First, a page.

Geological dating wiki
The principle of faunal succession is based on the appearance of fossils in sedimentary rocks.As organisms exist at the same time period throughout the world, their presence or (sometimes) absence may be used to provide a relative age of the formations in which they are found.The principle of inclusions and components states that, with sedimentary rocks, if inclusions (or clasts) are found in a formation, then the inclusions must be older than the formation that contains them.For example, in sedimentary rocks, it is common for gravel from an older formation to be ripped up and included in a newer layer.Faults are younger than the rocks they cut; accordingly, if a fault is found that penetrates some formations but not those on top of it, then the formations that were cut are older than the fault, and the ones that are not cut must be younger than the fault.Finding the key bed in these situations may help determine whether the fault is a normal fault or a thrust fault.however, this process is not enough to allow the layers to change their positions.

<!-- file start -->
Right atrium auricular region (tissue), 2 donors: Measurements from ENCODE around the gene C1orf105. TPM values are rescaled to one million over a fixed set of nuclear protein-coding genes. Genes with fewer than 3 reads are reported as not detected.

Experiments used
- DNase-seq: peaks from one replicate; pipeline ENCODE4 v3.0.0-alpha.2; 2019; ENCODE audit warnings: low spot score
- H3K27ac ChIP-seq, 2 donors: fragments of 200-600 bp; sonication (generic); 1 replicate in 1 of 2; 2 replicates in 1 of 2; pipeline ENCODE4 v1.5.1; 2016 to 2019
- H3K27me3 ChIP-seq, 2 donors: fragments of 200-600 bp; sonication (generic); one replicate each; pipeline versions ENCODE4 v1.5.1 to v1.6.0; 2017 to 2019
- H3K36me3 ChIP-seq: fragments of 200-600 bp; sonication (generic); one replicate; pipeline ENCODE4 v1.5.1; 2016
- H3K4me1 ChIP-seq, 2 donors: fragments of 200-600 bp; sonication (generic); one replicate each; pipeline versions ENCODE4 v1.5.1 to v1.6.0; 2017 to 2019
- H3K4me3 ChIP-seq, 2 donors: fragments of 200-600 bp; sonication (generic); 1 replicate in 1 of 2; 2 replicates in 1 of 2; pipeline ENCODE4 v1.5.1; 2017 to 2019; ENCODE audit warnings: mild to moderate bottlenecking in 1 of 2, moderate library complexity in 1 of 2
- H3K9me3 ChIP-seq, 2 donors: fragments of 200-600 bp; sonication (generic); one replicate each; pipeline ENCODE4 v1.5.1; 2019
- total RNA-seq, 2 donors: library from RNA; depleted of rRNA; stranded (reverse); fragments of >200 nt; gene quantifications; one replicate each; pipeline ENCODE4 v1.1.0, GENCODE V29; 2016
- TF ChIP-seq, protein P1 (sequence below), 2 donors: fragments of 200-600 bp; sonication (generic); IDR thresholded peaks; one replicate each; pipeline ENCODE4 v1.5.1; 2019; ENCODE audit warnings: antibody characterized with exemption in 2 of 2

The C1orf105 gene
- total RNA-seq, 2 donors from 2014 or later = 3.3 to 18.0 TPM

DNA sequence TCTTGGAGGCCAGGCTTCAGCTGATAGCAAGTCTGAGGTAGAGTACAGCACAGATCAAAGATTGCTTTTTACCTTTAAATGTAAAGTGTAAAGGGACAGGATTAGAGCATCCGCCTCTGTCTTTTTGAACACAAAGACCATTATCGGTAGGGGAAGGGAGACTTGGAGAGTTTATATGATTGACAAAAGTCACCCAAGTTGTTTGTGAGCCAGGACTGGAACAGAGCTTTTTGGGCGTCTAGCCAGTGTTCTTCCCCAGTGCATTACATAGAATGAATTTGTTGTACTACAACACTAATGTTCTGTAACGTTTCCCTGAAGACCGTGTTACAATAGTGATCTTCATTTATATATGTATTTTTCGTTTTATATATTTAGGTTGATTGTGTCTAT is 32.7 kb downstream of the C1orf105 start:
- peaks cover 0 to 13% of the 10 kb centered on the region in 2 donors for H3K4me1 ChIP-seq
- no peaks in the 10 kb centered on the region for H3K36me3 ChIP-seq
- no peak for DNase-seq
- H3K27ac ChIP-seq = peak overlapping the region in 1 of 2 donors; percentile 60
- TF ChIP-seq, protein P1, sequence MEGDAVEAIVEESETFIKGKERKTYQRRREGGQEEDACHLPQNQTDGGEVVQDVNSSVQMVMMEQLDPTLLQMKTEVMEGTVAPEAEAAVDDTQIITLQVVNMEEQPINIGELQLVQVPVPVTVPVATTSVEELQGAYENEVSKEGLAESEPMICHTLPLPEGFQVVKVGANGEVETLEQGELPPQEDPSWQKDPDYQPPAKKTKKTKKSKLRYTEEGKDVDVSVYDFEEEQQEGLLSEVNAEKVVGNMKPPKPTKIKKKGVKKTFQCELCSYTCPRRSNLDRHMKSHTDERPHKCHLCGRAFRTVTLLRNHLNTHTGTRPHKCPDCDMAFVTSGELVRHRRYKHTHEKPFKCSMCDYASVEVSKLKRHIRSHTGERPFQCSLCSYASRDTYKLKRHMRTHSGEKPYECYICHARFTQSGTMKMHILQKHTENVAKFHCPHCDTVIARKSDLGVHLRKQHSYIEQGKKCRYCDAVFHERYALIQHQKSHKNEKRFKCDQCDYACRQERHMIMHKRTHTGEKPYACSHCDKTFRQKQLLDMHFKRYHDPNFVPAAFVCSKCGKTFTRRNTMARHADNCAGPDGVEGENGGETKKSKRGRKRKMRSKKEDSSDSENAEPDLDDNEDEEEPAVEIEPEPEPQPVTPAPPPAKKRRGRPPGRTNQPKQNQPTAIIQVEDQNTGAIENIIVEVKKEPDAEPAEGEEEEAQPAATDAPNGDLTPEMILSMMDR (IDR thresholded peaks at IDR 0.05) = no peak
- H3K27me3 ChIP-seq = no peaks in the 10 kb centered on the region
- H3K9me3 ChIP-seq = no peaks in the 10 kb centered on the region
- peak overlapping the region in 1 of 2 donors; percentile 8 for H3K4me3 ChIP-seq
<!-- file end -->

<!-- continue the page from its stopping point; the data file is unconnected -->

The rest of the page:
Due to that discovery, Smith was able to recognize the order that the rocks were formed.
This is because it is not possible for a younger layer to slip beneath a layer previously deposited.
The only disturbance that the layers experience is bioturbation, in which animals and/or plants move things in the layers.
There are a number of different types of intrusions, including stocks, laccoliths, batholiths, sills and dikes.
Cross-cutting relations can be used to determine the relative ages of rock strata and other geological structures.